Quickly following was Monzo, first launched in early 2016 as ‘Mondo’. Monzo’s founding team met whilst working at rival venture Starling Bank, ultimately leaving the company in 2015 to start their own company, under Starling’s then-CTO Tom Blomfield. In May 2020, Blomfield stepped down as Monzo’s UK CEO, being replaced by its existing US chief executive TS Anil. Despite initially remaining at Monzo as President, he has since left the business.

Initially operating through a prepaid Mastercard debit card and mobile banking app, Monzo didn’t receive its banking licence from regulators until 2017. These days, the Monzo app now offers personal current accounts and joint accounts, with a strong focus on savings and borrowing (through both overdrafts and loans) for consumers. It also offers business accounts, with integrated accounting and tax pots, plus multi-user access for small companies. Last year, the company announced a new premium service, Monzo Plus, for a small monthly fee. 

Since its formation, Monzo has secured £494m worth of equity deals, across 14 funding rounds. Most recently, in February 2021, it received a £50m fundraising from US tech fund Octahedron Capital, alongside other undisclosed investors. The company currently boasts more than 5.6m customers with a Monzo bank account.

Starling Bank

Whilst Starling Bank is the most recent of the three big challenger banks, having launched in the UK in mid-2017, founder and CEO Anne Boden first had the idea for it back in 2014. But due to disagreements with her founding team (Blomfield in particular), Starling was late out of the gate. Adding to this delay was that, unlike rival Monzo, Starling waited to receive its banking licence from regulators before launching.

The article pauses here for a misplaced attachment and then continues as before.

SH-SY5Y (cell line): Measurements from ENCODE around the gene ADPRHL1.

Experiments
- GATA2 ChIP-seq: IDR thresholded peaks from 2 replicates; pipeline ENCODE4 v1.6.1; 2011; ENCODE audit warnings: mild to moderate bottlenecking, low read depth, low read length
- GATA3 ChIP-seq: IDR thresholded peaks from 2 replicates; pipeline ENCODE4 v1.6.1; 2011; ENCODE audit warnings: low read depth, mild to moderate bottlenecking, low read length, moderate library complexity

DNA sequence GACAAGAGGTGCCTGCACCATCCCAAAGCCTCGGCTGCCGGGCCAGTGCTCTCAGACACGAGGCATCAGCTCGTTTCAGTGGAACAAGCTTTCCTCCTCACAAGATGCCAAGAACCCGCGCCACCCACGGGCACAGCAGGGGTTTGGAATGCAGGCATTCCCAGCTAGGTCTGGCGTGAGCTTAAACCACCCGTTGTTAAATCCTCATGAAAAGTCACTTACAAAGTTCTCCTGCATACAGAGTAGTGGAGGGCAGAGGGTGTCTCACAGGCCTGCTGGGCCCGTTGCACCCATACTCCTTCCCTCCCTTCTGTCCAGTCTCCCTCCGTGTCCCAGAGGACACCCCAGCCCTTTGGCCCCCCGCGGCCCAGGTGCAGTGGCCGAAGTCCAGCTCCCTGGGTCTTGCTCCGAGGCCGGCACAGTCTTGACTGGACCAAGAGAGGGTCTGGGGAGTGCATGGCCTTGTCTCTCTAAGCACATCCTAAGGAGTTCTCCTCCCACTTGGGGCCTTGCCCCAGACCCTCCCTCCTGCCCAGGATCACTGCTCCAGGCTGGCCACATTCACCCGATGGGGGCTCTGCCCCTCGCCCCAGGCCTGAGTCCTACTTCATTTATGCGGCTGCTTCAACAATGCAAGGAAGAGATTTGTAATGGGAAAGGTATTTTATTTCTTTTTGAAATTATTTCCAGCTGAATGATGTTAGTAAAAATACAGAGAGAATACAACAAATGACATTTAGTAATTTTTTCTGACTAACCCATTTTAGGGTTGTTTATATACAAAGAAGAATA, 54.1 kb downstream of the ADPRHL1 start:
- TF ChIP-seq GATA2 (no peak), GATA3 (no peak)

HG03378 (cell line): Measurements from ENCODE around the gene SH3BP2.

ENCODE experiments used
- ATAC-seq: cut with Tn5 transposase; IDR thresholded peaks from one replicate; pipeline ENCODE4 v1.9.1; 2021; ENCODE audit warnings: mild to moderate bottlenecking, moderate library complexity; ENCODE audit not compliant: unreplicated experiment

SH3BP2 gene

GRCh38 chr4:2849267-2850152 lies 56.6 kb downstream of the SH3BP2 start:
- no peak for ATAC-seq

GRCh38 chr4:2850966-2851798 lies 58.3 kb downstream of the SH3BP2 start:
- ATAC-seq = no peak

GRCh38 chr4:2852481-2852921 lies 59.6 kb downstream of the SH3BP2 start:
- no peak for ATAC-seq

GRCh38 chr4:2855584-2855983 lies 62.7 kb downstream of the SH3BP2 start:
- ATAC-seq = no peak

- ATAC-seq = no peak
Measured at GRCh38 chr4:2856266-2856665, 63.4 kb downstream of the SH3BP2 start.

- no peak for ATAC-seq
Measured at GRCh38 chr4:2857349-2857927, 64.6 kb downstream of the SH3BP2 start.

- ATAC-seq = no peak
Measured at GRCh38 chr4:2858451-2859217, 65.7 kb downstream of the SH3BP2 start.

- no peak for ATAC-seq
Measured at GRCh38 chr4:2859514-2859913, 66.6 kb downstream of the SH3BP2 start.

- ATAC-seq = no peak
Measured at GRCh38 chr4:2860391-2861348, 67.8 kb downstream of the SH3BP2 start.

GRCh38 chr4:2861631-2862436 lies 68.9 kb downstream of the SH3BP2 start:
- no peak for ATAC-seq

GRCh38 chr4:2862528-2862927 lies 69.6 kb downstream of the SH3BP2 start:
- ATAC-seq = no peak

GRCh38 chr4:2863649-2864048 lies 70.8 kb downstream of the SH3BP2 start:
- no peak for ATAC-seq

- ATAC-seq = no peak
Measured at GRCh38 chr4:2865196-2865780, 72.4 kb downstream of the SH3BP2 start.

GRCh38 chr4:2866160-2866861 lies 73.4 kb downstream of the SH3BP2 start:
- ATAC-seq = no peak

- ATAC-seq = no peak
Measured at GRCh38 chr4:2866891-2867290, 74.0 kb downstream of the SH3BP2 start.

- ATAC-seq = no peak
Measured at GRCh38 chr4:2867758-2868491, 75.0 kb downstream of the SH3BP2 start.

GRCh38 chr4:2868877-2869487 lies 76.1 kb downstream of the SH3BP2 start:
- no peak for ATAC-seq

Following a 30-year career in the banking sector, Boden sought to revolutionise the space, building an app to help customers manage their finances in real-time. She was awarded an MBE for her services to financial technology in 2018. Boden’s book, Banking on It, details the company’s founding, including her fallout with Blomfield and their conflicting visions for the company.

Alongside business banking, Starling currently offers four current account options—personal, joint, euro, and teen—plus a debit card for kids, ‘Starling Kite’. The bank also introduced a number of new features during COVID-19, specifically built to support customers during the pandemic. These included government-backed lending for small businesses, mobile cheque deposits, and its new Connected cards for people relying on friends and family to shop on their behalf.

To date, Starling Bank has raised eight equity funding rounds, amounting to £585m in investment, and opened more than 2m customer accounts. It’s also been voted Best British Bank for the past four years, and thanks to strong customer reviews, it ranks first on the Which? customer satisfaction table (just ahead of Monzo). In April 2021, Starling secured its most recent fundraising with Goldman Sachs, totalling £50m—an extension of its previous oversubscribed Series D round. And in July, the bank completed its first acquisition, of buy-to-let specialist lender Fleet Mortgages.

Of course, there were other challenger banks surfacing around this time, albeit operating on a smaller scale. Some challengers have tried to set themselves apart through their focus on ‘green finance’, for instance, such as Tandem (first founded in 2013) which now offers eco-friendly lending initiatives, alongside its instant bank transfers. Meanwhile, others have taken the B2B route and hence a lower profile, despite being some of the best challenger banks for businesses—OakNorth and Atom Bank are among the most notable (both also founded in 2013).